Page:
Bright Lights Swiss Chard

Leaf Lettuce

We have struggled to grow Swiss Chard in the past. But it grew beautifully this year. I am so glad, because it is delicious! I love it! We have really been enjoying it. It is also full of vitamins A, C, and K and is rich in dietary fiber and protein.The stems on this Bright Lights Swiss Chard remind me a lot of rhubarb, not only appearance but taste as well.

Although, not as high in nutrients as many of the other greens, lettuce is still a tasty choice. The greener and more colorful the lettuce the more nutrient rich it is. Iceberg lettuce has the lowest nutritional value of all lettuces. We grow a bit of leaf lettuce in our garden but to be honest most things we would use lettuce for (hamburgers, sandwiches, and salads) we choose to use spinach or one of the other greens instead. Most often we will mix it with other greens for a tasty salad.

Giant harvest of beet greens.

Another really great green that we often have an abundance of is beet greens. I have to admit these are not my personal favorite, but they have grown on me. I didn't care for them at all in the past, but now I will occasionally eat them sauteed and we like to throw them into our "Green" Smoothies. This is the beet green from last years harvest of beets. We planted a lot and canned and pickled beets. This year we only planted a few for greens.
The wonderful thing about greens is you can continually harvest them. I usually cut the outer leaves first and leave the younger inside leaves to grow and mature. The more you harvest them the more they will grow.

Swiss Chard being Sauteed with garlic and onion.

We use greens in a variety of ways, but our favorite way is to throw them in a smoothie. At least this is the way the kids enjoy them most because, they can't really taste them. :)  Jacob and I love them sauteed with garlic and onion. We like to add sauteed greens to things like scrambled eggs and pasta dishes. I will also add pureed greens to my pasta sauces. Of course, we also enjoy them raw in salads. It is most beneficial to grow greens yourself and harvest them as you use them, because once you have harvested them the nutrients begin to deteriorate. It has been show that frozen spinach (I am sure this is true for other greens too) actually contain more nutrients than the store bought fresh spinach, because by freezing the spinach you lock in the nutrients. Check back in a few days for a post on how to freeze your own spinach or other greens.

Variety of greens from the garden harvested for a smoothie (kale, chard, spinach, and flat leaf parsley).

Tuesday, May 14, 2013

Family Home Evening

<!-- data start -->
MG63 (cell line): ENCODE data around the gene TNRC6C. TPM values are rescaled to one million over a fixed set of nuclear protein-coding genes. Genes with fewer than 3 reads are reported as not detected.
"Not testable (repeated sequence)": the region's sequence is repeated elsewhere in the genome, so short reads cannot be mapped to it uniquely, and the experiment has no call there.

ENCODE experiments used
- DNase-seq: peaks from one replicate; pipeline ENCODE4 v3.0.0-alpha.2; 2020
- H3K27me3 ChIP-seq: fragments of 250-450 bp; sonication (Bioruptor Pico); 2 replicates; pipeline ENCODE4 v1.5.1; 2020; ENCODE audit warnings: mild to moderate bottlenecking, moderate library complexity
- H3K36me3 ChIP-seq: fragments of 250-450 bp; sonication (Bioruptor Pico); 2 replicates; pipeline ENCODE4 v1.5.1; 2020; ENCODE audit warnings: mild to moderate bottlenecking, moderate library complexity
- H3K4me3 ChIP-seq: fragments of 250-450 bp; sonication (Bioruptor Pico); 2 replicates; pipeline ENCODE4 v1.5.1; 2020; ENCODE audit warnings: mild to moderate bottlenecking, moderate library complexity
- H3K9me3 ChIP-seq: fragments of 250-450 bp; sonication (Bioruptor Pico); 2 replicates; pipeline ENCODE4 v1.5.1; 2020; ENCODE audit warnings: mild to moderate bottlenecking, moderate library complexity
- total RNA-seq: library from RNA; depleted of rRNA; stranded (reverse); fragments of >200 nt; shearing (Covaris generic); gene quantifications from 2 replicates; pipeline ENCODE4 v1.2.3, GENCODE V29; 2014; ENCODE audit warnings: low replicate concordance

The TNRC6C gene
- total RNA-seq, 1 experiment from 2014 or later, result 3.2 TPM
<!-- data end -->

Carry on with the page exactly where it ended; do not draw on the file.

Jacob and I do a lot of posts about the temporal aspects of Provident Living, especially having to do with home production and storage and physical health.  These are important aspects of Provident Living and areas where we are currently learning and doing a lot. Sometimes I forget about sharing some of the other ways we strive to live our lives more providently on a daily basis. Some of the things that we do really seem so commonplace to us because we do them all the time and we have been doing them for a long time that I forget they really are important parts of living a provident life too. One of these important areas of provident living is taking care of our spiritual and emotional needs. Every week (in addition to our Sunday church services) our family participates in something we call Family Home Evening. We take one night a week together as a family to spend special time with one another to focus on spiritual things. During this time we sing songs, have a lesson that is spiritual in nature, and do family activities. These nights allow Jacob and I to give our children and ourselves more in depth spiritual instruction and they give us that spiritual uplift that helps us to get through the upcoming week. Because our children are still very young, we keep our lessons short and sometimes make our activities a bit longer. We also sing spiritual and uplifting songs, which is something we all enjoy very much and we try to learn new songs as well. We encourage our children to ask questions and participate a lot in the lessons we have planned. In fact, each week we assign different family members to plan various aspects for the next weeks Family Home Evening.  This helps each one of us to develop different skills and allows to share our talents with each other. We love Family Home Evening. I especially love the feeling of peace and unity that it brings into our home as we talk about the Savior Jesus Christ and His Gospel and our great love for Him.